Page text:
Nobody in the Union was more deliberate than Bhavani Jayasankar.
One could never attribute anything she did to incompetence. If it was malice, she intended it.
Jayasankar was a genius at making enemies; and perhaps decent at eliminating them too.
“Where does your confidence spring from?” Kansal said, picking the picture frame back up.
“The Union doesn’t have the resources to support Ahwalia’s utopia. He won’t accomplish anything.”
Kansal was in front of the desk, but Bhavani was standing behind it, looking outside the window.
“I don’t think so either, but if he takes it slow, maybe in fifteen or twenty years.” Kansal said.
“We won’t survive that long. The Empire will destroy us before then. We need to militarize more heavily.”
“I’m sure you’ll continue to be successful in politics, so why not make a formal proposal?”
“You want me to make a formal proposal to an Ahwalia government to triple our spending on the military? I’m neither as enamored or as beguiled by the morality of formal process as you are.”
Theirs was a sky of grey-blue rock. Mt. Raja was a city carved into a mountain, a bubble of stone.
The Premier’s office overlooked a grand courtyard upon which real trees had been planted, along with an array of sunlight lamps to keep them alive and thriving. In their society, a tree could never be a freestanding object. It was a contraption, either in a bubble of its own to reflect the bigger bubbles that humans lived in, or strapped to machines meant to keep it alive in the alien space it now occupied. Despite the artifice, this was a very beautiful, captivating view. Few places had “windows” in their world.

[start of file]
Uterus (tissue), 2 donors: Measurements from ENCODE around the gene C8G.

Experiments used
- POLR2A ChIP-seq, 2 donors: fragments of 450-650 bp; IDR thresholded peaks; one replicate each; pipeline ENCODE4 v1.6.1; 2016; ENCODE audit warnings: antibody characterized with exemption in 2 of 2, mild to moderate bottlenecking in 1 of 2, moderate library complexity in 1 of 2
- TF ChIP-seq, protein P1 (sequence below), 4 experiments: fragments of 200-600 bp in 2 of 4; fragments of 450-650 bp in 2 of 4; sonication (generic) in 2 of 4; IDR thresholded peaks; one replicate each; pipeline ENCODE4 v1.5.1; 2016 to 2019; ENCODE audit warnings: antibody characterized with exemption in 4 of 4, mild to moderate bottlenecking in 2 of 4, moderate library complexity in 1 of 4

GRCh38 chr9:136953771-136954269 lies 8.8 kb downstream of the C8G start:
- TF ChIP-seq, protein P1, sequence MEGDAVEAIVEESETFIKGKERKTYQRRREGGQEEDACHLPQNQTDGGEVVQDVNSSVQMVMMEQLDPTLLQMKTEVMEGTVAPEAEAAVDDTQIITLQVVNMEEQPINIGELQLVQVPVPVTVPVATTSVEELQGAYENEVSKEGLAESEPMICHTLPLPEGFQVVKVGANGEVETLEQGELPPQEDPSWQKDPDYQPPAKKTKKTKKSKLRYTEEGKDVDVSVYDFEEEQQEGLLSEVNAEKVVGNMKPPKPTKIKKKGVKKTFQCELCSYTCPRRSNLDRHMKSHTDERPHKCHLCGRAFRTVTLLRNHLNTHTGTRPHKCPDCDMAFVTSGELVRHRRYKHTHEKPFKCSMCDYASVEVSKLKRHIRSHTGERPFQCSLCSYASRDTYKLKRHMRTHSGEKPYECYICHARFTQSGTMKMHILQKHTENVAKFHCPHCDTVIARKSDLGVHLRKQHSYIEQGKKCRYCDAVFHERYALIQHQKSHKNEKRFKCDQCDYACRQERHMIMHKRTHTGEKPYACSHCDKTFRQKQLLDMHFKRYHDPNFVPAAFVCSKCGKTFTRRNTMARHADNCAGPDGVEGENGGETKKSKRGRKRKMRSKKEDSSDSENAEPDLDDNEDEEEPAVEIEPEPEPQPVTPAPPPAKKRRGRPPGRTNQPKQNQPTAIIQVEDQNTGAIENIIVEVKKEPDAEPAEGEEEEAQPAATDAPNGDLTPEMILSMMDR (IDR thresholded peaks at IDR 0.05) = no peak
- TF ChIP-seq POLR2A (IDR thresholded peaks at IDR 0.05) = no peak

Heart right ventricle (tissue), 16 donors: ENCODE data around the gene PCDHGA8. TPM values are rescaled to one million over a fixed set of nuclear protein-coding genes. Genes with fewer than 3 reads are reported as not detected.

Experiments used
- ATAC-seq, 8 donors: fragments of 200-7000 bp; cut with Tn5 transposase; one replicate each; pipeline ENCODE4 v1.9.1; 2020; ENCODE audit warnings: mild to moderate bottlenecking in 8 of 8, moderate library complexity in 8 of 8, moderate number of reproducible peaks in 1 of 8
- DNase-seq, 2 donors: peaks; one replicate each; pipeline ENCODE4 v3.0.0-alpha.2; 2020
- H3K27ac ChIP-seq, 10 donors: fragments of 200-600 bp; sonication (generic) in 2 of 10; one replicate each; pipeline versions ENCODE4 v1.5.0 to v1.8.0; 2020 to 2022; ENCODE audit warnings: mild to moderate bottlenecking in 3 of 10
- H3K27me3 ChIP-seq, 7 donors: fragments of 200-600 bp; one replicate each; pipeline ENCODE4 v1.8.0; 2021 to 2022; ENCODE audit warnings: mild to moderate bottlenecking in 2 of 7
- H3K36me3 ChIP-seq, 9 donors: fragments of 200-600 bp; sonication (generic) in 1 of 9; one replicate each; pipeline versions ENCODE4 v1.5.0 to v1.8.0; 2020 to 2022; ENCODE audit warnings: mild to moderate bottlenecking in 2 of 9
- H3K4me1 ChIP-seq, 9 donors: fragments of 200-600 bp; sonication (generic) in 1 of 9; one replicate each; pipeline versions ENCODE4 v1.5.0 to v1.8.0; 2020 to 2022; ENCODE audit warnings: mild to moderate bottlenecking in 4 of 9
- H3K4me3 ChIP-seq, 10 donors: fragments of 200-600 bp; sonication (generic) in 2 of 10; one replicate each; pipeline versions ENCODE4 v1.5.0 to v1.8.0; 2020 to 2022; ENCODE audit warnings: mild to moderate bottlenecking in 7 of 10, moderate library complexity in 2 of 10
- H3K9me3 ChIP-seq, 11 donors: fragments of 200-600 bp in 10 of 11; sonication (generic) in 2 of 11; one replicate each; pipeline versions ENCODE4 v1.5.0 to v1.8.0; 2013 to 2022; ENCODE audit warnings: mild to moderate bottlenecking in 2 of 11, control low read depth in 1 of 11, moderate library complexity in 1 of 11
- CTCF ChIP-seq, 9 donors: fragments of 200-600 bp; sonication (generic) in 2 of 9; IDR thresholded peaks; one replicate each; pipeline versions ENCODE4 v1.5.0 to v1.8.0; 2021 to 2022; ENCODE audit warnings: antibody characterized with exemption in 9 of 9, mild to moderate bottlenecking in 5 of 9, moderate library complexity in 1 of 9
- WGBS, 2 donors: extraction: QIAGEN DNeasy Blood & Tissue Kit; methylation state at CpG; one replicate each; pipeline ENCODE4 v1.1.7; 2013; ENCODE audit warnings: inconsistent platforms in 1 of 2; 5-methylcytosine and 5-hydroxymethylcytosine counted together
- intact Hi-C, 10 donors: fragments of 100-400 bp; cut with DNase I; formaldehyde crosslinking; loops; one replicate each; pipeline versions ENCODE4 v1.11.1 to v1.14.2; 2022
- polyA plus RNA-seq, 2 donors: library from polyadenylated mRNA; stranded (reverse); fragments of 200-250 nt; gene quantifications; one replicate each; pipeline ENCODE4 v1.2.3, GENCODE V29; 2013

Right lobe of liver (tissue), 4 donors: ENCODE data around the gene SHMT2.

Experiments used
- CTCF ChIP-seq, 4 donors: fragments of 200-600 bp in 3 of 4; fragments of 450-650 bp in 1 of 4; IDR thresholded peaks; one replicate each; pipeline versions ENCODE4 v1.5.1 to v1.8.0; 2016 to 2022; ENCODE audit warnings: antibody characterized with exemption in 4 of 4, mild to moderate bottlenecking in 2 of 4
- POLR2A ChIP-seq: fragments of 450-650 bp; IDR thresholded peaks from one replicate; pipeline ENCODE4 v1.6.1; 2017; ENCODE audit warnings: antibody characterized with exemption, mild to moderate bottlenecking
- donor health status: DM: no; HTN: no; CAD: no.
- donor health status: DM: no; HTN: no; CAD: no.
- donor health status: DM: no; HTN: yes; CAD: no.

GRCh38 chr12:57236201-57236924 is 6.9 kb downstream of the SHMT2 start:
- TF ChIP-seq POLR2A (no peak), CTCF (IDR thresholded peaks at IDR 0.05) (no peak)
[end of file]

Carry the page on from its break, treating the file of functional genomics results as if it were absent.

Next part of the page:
Bhavani turned around, and sat in the chair, putting her feet up on the desk irreverently.
“Ahwalia can promise all he wants to. His fully automated communism is a flat out impossible, ridiculous idea. His childish ‘post-work’ ideology is just that: ideology. It’s unrealistic to our situation as barely developed colonies. Every bit of material he puts toward robots and automatic factories and luxury goods production is one less mouth fed. His ideas about having meat production for protein here are flat out insane. He’s going to get people killed. Our people will ultimately be unable to surmount the sacrifices his vision will demand of them in the short term, and and they will flock back to the pragmatists.”
“You’ve really thought this through, huh? You sound scary, Bhavani. You want him to fail.”
Kansal pitched that childish response to mask her true feelings.
She was an impossibly old being who had seen many grand ambitions wax and wane–